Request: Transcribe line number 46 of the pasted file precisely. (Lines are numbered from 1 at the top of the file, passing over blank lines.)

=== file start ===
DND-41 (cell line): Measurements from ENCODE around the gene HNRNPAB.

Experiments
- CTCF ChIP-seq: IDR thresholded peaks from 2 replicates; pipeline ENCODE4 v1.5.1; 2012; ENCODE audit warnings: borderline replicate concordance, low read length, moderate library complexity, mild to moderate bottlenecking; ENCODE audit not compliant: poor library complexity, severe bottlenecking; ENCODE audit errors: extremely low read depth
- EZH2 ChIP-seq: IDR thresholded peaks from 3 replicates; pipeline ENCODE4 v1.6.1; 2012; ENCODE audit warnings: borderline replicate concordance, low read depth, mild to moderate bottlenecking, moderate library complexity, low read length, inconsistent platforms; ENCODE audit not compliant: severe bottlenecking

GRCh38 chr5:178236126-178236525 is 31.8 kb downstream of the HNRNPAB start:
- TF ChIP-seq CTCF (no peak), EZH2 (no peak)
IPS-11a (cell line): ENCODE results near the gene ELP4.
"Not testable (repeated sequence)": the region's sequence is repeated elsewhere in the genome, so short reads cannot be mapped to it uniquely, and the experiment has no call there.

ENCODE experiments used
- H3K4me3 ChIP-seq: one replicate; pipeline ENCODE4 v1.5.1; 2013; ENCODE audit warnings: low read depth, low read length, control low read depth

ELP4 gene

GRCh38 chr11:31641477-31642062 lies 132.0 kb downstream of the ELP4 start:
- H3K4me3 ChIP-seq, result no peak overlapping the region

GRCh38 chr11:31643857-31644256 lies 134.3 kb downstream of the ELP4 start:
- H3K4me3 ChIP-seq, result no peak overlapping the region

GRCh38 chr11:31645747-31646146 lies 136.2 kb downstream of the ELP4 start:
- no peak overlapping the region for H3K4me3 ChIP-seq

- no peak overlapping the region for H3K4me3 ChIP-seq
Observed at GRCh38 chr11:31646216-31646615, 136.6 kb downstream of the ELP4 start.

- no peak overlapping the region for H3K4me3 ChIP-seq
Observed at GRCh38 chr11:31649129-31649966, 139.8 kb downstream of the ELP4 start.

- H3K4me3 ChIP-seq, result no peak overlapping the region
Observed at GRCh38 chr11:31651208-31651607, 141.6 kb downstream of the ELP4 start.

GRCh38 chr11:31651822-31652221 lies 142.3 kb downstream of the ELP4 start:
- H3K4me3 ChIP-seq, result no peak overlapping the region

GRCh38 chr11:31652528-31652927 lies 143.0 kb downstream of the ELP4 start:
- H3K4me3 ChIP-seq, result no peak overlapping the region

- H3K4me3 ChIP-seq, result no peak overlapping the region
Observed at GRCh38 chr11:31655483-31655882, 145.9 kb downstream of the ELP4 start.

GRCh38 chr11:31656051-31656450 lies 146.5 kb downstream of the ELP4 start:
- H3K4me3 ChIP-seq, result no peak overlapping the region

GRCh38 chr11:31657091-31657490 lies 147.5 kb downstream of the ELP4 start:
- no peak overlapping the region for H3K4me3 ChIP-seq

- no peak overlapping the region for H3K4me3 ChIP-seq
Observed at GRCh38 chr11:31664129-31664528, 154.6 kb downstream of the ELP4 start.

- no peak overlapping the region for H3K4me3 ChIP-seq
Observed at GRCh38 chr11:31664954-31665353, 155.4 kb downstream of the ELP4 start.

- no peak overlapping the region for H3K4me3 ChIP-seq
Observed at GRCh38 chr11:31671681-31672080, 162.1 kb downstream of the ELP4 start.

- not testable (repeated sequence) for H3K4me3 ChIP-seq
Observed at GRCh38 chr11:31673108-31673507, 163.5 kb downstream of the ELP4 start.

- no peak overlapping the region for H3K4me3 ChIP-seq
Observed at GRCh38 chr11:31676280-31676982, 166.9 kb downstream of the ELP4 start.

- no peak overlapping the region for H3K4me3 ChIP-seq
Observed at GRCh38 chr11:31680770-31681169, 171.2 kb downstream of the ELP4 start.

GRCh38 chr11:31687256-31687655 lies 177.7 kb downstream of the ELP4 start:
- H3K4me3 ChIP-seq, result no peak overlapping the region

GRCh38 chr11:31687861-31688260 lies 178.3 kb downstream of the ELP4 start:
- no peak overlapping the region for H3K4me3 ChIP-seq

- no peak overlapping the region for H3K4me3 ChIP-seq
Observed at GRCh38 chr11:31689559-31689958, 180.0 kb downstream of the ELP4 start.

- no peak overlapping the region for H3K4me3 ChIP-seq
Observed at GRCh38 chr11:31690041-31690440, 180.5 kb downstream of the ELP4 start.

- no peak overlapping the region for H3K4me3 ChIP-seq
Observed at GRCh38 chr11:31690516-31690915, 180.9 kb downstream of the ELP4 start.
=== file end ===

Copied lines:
GRCh38 chr11:31687256-31687655 lies 177.7 kb downstream of the ELP4 start: